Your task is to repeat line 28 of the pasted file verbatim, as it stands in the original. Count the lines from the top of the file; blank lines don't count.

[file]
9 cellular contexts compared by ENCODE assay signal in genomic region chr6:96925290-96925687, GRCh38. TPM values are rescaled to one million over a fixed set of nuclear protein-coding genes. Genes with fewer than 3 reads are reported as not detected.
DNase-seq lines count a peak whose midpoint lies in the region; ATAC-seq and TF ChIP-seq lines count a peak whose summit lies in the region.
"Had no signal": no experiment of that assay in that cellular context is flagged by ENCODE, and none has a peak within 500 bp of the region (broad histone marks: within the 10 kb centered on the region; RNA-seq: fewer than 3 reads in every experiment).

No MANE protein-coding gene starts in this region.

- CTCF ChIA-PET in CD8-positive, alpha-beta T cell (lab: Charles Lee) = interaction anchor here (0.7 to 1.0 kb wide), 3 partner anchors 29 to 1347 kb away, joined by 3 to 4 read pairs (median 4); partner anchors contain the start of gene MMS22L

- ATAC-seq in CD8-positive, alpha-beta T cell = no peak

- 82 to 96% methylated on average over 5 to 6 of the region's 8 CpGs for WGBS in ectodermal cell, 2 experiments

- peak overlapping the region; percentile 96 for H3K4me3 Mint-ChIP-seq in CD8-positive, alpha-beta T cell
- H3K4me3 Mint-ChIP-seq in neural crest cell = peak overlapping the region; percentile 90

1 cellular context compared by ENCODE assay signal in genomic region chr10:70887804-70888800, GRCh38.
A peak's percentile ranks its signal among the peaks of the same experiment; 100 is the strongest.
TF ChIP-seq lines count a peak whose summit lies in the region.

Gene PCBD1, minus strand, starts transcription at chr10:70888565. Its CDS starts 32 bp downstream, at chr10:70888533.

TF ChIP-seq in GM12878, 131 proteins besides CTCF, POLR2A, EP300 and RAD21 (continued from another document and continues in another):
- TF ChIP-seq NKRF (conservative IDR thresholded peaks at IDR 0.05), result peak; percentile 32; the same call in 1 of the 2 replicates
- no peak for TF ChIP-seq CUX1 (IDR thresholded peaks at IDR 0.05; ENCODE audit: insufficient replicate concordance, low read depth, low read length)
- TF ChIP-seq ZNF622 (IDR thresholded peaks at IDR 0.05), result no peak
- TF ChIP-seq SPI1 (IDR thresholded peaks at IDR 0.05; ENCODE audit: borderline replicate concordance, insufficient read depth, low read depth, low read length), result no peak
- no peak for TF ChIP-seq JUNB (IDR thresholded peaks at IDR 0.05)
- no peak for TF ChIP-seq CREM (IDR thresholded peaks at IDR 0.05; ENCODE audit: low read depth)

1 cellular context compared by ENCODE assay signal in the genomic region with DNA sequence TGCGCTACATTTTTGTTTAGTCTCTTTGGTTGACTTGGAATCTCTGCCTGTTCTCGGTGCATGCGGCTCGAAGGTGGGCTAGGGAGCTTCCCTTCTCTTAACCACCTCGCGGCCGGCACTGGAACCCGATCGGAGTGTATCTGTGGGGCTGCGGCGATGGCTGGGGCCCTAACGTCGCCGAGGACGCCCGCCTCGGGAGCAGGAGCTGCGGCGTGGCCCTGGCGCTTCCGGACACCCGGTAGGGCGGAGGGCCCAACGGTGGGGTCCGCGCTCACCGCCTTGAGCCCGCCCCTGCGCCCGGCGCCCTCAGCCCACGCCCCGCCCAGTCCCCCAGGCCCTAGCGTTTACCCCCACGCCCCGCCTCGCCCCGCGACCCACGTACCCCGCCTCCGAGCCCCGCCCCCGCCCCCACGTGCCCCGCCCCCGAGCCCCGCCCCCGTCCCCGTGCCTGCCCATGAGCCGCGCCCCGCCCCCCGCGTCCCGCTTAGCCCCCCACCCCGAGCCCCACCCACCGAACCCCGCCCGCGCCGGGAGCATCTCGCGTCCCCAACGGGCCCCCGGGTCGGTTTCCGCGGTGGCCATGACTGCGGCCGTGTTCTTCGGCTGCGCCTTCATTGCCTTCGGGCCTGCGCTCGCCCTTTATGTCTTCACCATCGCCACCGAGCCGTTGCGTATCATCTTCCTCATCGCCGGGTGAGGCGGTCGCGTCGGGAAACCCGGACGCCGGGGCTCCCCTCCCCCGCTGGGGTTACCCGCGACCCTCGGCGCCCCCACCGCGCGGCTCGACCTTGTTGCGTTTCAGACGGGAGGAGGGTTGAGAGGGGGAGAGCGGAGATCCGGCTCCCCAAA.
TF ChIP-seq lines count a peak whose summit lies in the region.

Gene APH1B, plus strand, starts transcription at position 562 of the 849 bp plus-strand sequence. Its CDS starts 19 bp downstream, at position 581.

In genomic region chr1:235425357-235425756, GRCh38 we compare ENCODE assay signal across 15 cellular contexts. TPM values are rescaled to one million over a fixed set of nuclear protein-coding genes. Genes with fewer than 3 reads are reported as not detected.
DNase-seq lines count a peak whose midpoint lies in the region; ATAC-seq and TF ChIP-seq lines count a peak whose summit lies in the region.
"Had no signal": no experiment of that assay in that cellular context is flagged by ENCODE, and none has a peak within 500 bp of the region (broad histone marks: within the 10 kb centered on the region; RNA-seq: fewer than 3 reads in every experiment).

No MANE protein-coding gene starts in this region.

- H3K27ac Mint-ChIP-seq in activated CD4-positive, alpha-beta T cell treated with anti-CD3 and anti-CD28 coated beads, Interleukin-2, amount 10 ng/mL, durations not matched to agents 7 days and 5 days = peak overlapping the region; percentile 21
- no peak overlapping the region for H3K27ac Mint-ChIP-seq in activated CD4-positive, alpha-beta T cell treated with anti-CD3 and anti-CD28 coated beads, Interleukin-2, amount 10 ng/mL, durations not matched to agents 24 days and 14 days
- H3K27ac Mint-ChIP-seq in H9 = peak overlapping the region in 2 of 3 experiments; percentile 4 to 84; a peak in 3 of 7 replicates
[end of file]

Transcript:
- H3K27ac Mint-ChIP-seq in activated CD4-positive, alpha-beta T cell treated with anti-CD3 and anti-CD28 coated beads, Interleukin-2, amount 10 ng/mL, durations not matched to agents 7 days and 5 days = peak overlapping the region; percentile 21